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Levy County Emergency Management, located in the Emergency Operations Center in Bronson, Fl, is the "Direction and Control Center" for Levy County in times of disaster.
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DISASTER PREPARENESS
Section: 1
 
Terrorism  
 
Terrorism is the use of force or violence against persons or property in violation of the criminal laws of the United States for purposes of intimidation, coercion or ransom. Terrorists often use threats to create fear among the public, to try to convince citizens that their government is powerless to prevent terrorism, and to get immediate publicity for their causes.

The Federal Bureau of Investigation (FBI) categorizes terrorism in the United States as one of two types--domestic terrorism or international terrorism.

Domestic terrorism involves groups or individuals whose terrorist activities are directed at elements of our government or population without foreign direction.

International terrorism involves groups or individuals whose terrorist activities are foreign-based and/or directed by countries or groups outside the United States or whose activities transcend national boundaries.
 
Most terrorist incidents have involved small extremist groups who use terrorism to achieve a designated objective. Local, State and Federal law enforcement officials monitor suspected terrorist groups and try to prevent or protect against a suspected attack. Additionally, the U.S. government works with other countries to limit the sources of support for terrorism.

A terrorist attack can take several forms, depending on the technological means available to the terrorist, the nature of the political issue motivating the attack, and the points of weakness of the terrorist's target. Bombings are the most frequently used terrorist method in the United States. Other possibilities include an attack at transportation facilities, an attack against utilities or other public services or an incident involving chemical or biological agents.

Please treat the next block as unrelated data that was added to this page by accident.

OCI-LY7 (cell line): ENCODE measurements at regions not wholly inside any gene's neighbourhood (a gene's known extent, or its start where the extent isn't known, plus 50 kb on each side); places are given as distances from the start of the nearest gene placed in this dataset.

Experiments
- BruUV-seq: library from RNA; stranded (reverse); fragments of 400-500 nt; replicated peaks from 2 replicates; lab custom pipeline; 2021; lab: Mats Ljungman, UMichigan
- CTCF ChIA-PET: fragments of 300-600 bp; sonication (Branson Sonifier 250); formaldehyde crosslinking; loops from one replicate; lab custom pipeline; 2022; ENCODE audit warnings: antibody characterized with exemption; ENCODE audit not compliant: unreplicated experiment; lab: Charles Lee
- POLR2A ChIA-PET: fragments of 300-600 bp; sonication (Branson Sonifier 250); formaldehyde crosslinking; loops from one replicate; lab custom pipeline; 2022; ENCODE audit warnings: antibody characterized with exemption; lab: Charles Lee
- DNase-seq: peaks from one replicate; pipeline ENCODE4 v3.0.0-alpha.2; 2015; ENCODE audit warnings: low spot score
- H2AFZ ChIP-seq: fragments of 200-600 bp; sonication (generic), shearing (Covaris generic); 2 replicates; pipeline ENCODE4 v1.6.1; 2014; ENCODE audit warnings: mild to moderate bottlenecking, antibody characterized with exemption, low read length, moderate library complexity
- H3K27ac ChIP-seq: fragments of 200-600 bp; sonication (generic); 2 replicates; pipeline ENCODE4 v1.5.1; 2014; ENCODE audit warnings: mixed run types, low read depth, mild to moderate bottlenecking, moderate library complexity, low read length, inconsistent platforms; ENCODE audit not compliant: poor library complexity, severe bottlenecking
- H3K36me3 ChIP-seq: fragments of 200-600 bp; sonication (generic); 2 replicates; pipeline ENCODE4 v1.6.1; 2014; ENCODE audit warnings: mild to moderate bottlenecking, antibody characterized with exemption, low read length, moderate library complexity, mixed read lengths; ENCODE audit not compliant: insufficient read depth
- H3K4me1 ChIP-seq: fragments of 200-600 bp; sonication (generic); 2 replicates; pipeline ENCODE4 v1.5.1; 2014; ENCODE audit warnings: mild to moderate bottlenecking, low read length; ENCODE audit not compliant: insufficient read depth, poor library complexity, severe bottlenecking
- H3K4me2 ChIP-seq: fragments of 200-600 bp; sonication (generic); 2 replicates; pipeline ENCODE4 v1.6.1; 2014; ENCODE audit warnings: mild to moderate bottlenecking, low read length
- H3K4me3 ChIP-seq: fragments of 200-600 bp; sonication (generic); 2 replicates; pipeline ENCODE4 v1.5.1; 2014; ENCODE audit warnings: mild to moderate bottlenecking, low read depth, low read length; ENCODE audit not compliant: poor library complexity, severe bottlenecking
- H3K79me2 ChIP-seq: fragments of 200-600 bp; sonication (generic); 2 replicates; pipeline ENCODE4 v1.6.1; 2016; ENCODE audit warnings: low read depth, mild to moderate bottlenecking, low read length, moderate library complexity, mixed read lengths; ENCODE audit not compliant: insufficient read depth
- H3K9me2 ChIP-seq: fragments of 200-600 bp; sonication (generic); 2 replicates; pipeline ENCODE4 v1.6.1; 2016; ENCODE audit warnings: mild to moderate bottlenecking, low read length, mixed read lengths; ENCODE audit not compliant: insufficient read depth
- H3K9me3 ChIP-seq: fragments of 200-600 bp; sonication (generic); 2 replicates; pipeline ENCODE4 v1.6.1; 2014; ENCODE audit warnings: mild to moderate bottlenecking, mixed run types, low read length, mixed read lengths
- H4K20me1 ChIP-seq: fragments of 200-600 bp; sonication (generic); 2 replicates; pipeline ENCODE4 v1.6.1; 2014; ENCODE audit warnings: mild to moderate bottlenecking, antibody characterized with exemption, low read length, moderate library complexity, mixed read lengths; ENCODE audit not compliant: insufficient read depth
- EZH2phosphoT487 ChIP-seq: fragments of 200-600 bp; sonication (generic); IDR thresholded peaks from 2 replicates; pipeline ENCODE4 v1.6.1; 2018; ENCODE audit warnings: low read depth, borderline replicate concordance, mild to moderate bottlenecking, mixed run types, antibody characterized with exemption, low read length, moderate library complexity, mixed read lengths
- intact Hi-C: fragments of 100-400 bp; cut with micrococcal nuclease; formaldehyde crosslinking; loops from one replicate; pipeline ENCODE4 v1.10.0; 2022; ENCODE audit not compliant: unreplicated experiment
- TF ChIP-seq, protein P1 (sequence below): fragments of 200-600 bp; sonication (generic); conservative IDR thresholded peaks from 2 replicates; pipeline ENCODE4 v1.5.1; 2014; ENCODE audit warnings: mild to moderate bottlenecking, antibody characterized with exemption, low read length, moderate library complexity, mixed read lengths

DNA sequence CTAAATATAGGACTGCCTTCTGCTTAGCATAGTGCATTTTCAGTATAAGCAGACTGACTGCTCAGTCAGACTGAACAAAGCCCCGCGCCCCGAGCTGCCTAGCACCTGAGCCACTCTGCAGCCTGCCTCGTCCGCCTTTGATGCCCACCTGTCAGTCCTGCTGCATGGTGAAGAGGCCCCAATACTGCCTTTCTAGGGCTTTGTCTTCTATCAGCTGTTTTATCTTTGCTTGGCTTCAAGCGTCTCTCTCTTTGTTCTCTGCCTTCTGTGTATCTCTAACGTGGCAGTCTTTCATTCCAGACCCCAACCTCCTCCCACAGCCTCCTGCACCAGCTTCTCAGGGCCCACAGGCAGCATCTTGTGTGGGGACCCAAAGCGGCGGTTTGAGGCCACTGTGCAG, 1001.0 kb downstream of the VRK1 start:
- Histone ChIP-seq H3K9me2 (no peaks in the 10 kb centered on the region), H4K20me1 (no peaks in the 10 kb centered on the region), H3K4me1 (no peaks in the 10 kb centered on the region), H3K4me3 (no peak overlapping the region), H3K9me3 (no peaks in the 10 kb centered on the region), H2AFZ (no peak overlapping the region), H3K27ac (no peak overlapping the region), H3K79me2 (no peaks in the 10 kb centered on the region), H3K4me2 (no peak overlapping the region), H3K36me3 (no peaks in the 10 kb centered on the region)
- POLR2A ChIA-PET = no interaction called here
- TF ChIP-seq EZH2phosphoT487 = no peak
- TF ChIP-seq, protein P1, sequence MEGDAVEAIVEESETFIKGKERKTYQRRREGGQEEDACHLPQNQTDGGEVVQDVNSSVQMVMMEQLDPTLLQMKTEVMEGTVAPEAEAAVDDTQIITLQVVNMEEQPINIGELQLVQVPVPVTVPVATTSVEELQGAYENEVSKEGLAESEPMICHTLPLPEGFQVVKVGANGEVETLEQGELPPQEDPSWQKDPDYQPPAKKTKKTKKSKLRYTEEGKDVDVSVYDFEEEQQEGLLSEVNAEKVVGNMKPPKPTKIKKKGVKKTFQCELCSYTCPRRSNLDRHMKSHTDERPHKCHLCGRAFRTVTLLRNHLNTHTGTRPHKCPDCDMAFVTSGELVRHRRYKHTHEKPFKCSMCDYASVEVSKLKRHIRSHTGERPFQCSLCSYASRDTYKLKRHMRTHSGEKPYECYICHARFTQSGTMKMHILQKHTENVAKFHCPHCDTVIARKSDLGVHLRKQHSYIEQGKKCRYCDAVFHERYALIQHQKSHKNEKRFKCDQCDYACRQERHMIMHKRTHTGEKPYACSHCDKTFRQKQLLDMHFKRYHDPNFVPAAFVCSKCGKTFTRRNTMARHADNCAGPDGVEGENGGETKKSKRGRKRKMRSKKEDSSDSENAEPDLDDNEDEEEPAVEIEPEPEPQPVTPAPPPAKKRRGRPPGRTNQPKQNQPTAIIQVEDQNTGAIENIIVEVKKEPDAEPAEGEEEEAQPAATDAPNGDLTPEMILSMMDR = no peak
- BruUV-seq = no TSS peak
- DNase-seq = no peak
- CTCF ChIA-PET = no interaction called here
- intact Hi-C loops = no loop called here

Terrorist incidents in this country have included bombings of the World Trade Center in New York City, the United States Capitol Building in Washington, D.C., Mobil Oil corporate headquarters in New York City and the bombing of the Alfred P. Murrah building in Oklahoma City.
 
Preparing Yourself For Terrorism
 

Create a family communications planAdobe PDF. Your family may not be together when disaster strikes, so plan how you will contact one another and review what you will do in different situations.

Find out what kinds of disasters, both natural and man-made, are most likely to occur in your area and how you will be notified. Methods of getting your attention vary from community to community. One common method is to broadcast via emergency radio and TV broadcasts . You might hear a special siren, or get a telephone call, or emergency workers may go door-to-door.

You may also want to inquire about emergency plans at places where your family spends time: work , daycare and school . If no plans exist, consider volunteering to help create one. Talk to your neighbors about how you can work together in the event of an emergency. You will be better prepared to safely reunite your family and loved ones during an emergency if you think ahead and communicate with others in advance.

DECIDING TO STAY OR GO